Review by Kirsten Ferguson
Photographs by Andrzej Pilarczyk
Near the start of Roger Waters’ high-tech staging of Pink Floyd’s classic rock opera, “The Wall,” a group of cute and determined, if slightly creepy, kids chased down their evil teacher — a ghoulish puppet with bug-eyes and flailing limbs.
They held him at bay by chanting, “We don’t need no education” and “”Hey, teacher, leave them kids alone,” those classic lines from “Another Brick in the Wall, Part II,” Pink Floyd’s diatribe against the rigidity of British schooling — a number-one hit upon its release in 1979 by virtue of its ominous children’s chorus and bounding disco beat.
The kids’ chorus scene — played out next to the towering white-brick wall that served as both the evening’s main metaphor and as a massive video screen for projections of images and animated effects — was a highlight of the night. It was also one of the clearest expressions of the anti-authority message that ran throughout Waters’ new production of Pink Floyd’s classic concept album, “The Wall” and 1982 film of the same name.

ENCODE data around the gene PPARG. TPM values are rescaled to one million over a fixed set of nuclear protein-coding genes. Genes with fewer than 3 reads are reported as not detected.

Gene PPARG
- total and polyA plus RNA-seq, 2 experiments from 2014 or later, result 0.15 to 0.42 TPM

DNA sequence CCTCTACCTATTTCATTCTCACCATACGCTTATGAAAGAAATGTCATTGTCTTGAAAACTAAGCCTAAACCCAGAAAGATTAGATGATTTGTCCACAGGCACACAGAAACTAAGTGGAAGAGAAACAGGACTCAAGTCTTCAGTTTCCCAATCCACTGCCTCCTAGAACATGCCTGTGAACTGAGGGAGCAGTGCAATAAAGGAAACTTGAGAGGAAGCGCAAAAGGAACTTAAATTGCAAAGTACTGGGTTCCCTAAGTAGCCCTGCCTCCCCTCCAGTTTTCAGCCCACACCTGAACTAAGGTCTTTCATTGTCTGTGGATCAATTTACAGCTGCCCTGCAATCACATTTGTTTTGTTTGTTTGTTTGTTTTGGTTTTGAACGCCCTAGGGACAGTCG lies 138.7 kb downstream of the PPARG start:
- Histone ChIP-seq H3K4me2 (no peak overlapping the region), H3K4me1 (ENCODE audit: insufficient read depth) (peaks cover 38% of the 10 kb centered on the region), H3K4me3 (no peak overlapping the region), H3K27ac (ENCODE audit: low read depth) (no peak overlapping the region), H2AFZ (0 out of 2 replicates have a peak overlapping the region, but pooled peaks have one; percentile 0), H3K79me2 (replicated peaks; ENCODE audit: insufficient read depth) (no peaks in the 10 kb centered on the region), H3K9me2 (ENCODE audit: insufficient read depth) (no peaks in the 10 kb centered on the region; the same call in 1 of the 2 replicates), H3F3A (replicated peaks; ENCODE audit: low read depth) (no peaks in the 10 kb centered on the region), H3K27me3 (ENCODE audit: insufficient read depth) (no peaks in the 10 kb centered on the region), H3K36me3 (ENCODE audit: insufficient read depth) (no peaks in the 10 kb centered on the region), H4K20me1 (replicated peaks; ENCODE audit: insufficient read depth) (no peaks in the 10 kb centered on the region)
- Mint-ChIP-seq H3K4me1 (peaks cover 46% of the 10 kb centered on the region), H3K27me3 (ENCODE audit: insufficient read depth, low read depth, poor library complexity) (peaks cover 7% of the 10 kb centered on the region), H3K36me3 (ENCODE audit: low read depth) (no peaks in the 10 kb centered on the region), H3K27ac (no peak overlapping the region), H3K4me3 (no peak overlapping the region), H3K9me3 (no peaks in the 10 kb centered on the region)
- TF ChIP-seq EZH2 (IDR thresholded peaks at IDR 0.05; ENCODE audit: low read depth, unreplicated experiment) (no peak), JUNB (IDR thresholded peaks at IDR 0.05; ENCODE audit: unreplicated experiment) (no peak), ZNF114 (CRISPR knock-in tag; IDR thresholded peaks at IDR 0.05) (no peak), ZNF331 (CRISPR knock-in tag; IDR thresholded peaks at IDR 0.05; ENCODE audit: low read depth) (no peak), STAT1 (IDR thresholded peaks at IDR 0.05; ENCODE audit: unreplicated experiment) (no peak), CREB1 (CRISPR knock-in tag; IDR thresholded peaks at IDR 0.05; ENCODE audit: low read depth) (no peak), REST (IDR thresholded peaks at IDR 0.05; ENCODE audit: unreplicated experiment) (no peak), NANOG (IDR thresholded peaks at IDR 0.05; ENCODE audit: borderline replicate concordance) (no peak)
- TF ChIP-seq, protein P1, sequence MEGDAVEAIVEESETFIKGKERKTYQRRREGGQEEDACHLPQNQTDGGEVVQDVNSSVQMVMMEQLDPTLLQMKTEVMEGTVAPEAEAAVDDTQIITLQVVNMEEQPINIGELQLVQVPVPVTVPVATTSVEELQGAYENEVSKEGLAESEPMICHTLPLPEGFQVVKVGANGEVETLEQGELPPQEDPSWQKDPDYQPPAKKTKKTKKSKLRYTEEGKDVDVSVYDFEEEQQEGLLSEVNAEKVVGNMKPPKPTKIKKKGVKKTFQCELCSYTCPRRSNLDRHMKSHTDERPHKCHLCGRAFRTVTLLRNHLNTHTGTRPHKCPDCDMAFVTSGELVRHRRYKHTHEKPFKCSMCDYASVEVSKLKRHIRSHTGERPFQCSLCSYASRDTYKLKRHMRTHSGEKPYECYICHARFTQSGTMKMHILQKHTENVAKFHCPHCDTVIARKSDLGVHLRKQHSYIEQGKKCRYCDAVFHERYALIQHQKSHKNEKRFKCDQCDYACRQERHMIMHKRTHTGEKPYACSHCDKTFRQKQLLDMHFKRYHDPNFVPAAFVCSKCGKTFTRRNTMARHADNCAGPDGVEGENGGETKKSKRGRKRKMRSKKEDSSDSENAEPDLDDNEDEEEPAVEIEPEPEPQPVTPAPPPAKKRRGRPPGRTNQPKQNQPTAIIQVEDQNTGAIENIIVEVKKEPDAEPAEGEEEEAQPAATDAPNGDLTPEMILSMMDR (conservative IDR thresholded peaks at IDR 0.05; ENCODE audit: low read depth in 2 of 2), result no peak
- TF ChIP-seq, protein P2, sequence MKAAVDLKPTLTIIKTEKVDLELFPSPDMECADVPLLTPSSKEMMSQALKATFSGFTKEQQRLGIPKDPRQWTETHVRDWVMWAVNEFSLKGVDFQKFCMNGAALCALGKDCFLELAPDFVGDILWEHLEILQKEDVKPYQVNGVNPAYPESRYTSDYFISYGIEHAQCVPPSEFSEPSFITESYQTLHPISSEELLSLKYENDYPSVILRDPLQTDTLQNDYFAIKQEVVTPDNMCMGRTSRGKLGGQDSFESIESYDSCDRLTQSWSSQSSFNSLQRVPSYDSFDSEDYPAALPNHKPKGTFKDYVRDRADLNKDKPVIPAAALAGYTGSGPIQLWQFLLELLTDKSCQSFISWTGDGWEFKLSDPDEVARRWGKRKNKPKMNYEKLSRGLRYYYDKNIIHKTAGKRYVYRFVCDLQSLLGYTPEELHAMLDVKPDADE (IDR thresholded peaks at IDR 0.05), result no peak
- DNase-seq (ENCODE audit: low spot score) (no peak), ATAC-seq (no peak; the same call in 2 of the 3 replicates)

From there, the performance got a little muddled thematically at times. But it was always cool to hear and look at — from the overwhelming surround-sound of chopping helicopter blades that preceded “Another Brick in the Wall, Part II” to the “bombs” (in the form of religious icons and corporate logos) dropped by animated planes on the wall during “Goodbye Blue Sky.”